16th District lawmakers: We need legislation that provides fairness to property owners and tenants
House Bill 1236 advanced to the Senate over the weekend, despite bipartisan opposition in the House of Representatives. We joined every other Republican and three Democrats voting no.
Unfortunately, this bill will lead to housing shortages and higher rents for tenants. Maintaining an adequate stock of rental housing is a critical component of supporting affordable housing.
The bill requires property owners to renew residential leases after the term has ended. This burden on rental housing providers forces them to go through complicated and expensive legal proceedings with uncertain outcomes to terminate leases in most situations.
For example, under this legislation, even activities like gang involvement, illegal business operation and causing physical damage to the property would no longer be cause to non-renew.
One of the worst, unintended impacts of this policy is that it hurts good tenants and neighbors living nearby. If a property owner has no recourse to remove a tenant who is a bad actor, then both the property owner and anyone living nearby can be subjected to unsafe or disruptive behavior.
Tenants are a valuable and important part of a diverse housing system. The overwhelming majority of tenants are good people who deserve a safe place to live, free of harassment and unsafe conditions. Most tenants pay their rent on time, fulfill their contract agreements and respect other residents. Unfortunately, they are often the ones who suffer the most from neighboring tenant misbehavior.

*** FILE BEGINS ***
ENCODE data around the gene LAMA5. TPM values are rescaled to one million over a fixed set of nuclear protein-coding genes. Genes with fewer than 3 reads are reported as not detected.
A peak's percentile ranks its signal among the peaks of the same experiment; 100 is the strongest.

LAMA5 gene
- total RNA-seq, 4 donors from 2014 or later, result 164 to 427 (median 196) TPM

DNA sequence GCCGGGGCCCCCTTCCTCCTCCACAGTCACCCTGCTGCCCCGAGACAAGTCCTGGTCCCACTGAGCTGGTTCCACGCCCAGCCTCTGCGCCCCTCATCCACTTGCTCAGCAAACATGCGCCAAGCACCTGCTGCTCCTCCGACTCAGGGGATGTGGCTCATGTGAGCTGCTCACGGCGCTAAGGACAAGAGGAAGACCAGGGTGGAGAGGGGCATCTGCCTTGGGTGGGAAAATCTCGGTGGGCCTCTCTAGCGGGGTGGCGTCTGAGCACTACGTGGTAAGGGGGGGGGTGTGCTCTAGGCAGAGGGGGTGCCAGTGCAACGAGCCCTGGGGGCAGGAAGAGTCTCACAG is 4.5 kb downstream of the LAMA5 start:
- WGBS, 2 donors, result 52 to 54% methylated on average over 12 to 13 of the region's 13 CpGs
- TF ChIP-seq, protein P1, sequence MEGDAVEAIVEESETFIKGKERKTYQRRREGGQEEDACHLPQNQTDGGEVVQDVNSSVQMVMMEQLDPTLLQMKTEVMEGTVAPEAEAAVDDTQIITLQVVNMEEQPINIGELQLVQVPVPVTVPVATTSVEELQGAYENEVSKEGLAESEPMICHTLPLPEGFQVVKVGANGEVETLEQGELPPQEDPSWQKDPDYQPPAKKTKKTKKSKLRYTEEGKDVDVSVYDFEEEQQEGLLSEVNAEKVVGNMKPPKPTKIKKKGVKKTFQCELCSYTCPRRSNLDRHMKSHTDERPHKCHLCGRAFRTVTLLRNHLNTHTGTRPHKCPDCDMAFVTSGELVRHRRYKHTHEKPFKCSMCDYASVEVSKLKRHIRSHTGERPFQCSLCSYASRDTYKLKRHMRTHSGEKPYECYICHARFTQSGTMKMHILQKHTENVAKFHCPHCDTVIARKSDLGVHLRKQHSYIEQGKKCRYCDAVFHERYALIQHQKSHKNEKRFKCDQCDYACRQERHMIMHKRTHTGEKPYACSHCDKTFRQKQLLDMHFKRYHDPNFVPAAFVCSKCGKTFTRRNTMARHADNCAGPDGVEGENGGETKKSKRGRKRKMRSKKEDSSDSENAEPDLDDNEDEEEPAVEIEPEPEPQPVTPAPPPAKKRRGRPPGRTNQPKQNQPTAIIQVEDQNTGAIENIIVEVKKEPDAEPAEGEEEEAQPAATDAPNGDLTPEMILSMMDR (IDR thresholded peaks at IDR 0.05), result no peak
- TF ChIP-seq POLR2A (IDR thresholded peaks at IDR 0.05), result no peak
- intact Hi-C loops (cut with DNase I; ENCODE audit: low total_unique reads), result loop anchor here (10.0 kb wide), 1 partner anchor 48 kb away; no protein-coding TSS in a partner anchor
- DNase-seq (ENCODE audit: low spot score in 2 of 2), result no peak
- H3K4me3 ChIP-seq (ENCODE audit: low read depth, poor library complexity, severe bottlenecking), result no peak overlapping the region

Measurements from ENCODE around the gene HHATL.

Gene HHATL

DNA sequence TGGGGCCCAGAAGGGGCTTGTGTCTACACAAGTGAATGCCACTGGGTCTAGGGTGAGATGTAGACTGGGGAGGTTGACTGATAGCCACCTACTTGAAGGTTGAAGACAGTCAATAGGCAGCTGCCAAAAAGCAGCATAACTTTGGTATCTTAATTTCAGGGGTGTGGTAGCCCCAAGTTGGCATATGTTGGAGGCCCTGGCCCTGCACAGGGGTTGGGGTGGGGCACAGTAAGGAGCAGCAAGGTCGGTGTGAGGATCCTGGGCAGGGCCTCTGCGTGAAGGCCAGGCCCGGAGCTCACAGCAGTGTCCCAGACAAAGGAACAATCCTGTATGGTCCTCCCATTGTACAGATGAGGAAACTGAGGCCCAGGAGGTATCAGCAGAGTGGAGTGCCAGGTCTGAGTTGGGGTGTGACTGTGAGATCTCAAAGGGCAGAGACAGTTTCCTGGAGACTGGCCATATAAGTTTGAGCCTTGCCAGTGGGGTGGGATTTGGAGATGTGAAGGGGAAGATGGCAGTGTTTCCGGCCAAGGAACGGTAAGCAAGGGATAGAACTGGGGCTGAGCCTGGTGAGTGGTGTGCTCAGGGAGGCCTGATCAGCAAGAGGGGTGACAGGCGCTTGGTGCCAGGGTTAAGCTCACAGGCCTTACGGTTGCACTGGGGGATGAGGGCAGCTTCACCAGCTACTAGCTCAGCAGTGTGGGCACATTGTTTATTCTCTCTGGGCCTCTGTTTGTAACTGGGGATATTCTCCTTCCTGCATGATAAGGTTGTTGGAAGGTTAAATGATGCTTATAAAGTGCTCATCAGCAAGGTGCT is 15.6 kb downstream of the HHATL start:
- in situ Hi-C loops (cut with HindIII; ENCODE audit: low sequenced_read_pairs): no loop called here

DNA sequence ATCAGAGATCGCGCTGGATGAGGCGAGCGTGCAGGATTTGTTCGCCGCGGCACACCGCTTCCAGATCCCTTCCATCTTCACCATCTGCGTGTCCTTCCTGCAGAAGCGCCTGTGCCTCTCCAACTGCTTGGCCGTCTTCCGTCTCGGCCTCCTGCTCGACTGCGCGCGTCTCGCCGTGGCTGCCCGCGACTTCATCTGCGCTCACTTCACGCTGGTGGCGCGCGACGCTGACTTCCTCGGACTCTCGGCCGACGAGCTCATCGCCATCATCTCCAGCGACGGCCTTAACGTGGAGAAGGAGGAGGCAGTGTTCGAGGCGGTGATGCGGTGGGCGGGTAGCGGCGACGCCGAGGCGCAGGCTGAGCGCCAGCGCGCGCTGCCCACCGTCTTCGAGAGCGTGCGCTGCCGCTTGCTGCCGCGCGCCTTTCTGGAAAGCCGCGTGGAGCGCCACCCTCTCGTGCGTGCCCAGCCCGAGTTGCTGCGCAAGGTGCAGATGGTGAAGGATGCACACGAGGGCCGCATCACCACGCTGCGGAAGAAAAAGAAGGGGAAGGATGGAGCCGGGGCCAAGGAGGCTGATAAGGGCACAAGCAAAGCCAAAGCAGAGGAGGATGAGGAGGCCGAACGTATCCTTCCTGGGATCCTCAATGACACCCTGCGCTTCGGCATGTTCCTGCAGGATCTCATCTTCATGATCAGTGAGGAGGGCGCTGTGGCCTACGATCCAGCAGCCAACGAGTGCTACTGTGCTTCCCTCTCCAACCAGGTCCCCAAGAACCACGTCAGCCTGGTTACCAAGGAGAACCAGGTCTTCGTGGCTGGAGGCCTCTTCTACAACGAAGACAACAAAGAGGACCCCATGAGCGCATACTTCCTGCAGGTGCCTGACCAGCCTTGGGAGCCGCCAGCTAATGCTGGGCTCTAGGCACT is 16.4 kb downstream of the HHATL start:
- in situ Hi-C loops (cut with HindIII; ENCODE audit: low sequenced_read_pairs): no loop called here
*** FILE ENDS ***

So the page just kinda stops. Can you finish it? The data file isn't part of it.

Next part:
Imagine if you lived next door to a tenant who was carrying on disruptive behavior right on the other side of your bedroom wall on a recurring basis. You would likely approach your property manager or lessor with the concern. Yet under this bill, one of the most basic tools for addressing this concern, non-renewal, will no longer be available.
Now put yourself in the shoes of a small property owner. Imagine a scenario where you own a small duplex that you rely on as a source of income. You might receive complaints from neighbors about disruptive behavior at your property, but you'd be required to renew your tenant's lease, indefinitely. This is not reasonable or respectful of your neighbors.
The financial hardship, the hassle and loss of control of property will inevitably lead to housing providers leaving the market. This will only exacerbate the housing shortage we are currently facing.
We believe there are better solutions that involve expansion of available rental stock and an environment that stimulates affordable construction and property ownership.
As posted in the Walla Walla Union-Bulletin